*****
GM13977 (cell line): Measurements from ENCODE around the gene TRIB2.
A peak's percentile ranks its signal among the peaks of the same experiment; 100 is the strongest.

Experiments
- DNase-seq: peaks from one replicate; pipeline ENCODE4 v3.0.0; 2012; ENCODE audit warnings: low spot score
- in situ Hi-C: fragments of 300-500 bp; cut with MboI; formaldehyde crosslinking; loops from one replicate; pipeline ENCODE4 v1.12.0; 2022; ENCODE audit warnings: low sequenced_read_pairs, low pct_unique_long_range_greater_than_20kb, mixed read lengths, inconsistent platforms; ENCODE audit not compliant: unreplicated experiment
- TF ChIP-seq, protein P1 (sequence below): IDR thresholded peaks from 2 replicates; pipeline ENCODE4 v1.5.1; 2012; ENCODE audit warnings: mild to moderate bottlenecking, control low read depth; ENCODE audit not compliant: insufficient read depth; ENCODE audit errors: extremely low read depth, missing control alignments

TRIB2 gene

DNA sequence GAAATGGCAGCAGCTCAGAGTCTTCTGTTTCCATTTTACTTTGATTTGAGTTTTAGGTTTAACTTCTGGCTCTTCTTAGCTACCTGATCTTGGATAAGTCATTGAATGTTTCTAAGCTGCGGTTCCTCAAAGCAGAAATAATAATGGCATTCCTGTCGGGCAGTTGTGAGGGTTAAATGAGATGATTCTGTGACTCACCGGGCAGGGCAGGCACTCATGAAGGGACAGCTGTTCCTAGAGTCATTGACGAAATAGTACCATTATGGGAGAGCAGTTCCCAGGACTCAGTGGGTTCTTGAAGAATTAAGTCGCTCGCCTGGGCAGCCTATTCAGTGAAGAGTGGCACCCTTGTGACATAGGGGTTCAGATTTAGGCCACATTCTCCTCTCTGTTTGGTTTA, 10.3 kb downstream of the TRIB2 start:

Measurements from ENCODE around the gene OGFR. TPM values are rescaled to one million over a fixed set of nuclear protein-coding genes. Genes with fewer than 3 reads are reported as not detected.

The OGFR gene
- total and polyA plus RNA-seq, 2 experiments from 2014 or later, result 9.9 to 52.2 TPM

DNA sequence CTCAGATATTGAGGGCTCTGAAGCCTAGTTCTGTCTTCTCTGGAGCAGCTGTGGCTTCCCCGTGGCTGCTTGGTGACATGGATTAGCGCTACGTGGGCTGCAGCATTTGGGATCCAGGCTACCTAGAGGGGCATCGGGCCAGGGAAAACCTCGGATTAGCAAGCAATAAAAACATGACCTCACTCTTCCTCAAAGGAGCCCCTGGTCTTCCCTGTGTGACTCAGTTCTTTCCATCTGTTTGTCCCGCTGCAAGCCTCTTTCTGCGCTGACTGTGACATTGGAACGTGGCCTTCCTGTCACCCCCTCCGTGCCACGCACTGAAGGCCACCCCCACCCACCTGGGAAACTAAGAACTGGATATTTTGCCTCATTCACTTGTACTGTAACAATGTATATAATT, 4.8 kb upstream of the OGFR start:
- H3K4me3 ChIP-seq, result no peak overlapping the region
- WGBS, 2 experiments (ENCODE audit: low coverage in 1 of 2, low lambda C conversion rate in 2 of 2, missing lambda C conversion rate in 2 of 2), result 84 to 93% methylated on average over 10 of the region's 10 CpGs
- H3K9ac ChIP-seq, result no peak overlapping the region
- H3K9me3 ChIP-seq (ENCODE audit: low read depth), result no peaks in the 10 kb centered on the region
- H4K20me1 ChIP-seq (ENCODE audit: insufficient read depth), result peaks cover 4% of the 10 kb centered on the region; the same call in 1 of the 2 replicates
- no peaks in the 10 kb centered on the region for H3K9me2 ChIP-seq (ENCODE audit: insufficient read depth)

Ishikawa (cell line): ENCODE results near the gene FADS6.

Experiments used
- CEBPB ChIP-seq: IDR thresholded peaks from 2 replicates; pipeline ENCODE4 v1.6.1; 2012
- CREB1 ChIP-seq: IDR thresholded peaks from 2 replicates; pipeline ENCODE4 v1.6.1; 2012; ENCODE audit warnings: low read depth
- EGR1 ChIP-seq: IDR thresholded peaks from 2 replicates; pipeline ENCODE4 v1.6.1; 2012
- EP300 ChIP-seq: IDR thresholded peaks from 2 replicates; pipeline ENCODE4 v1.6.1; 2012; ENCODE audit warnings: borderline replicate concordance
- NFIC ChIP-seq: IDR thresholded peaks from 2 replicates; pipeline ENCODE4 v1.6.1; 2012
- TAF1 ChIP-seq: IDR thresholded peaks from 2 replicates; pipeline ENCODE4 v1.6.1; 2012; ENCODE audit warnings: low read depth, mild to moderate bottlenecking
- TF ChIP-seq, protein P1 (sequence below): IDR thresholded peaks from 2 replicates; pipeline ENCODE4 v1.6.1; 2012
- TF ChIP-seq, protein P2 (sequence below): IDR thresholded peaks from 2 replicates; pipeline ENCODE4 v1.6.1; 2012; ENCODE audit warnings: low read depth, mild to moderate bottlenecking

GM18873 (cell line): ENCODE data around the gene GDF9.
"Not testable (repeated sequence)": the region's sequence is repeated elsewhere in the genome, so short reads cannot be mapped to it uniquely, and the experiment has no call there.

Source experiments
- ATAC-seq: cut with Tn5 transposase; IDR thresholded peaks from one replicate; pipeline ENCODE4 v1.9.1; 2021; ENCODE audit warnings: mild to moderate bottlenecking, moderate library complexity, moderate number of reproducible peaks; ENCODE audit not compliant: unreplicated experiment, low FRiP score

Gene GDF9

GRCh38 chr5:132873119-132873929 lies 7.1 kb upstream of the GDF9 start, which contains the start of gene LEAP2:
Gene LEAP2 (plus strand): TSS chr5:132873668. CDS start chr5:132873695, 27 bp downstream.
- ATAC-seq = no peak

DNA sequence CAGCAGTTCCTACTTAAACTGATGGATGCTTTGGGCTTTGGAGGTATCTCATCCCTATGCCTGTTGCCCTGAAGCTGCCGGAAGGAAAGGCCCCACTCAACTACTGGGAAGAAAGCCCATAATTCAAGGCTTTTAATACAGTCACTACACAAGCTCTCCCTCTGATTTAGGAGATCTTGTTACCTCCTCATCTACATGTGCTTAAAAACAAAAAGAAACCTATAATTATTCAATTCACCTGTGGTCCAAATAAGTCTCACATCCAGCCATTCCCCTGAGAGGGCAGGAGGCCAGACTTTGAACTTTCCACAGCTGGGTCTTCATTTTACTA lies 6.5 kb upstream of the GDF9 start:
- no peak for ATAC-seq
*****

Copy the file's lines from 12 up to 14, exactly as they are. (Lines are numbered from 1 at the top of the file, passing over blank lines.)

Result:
DNA sequence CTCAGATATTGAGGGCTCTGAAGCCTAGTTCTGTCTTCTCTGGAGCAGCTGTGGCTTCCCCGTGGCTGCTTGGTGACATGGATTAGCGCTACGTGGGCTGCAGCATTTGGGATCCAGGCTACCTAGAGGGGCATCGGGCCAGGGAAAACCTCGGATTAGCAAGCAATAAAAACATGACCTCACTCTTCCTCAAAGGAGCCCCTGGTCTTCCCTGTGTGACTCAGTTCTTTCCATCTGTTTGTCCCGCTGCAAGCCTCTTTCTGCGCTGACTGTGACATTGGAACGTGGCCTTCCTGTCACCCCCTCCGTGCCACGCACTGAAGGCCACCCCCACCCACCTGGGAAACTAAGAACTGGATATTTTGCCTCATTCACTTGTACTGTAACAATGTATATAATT, 4.8 kb upstream of the OGFR start:
- H3K4me3 ChIP-seq, result no peak overlapping the region
- WGBS, 2 experiments (ENCODE audit: low coverage in 1 of 2, low lambda C conversion rate in 2 of 2, missing lambda C conversion rate in 2 of 2), result 84 to 93% methylated on average over 10 of the region's 10 CpGs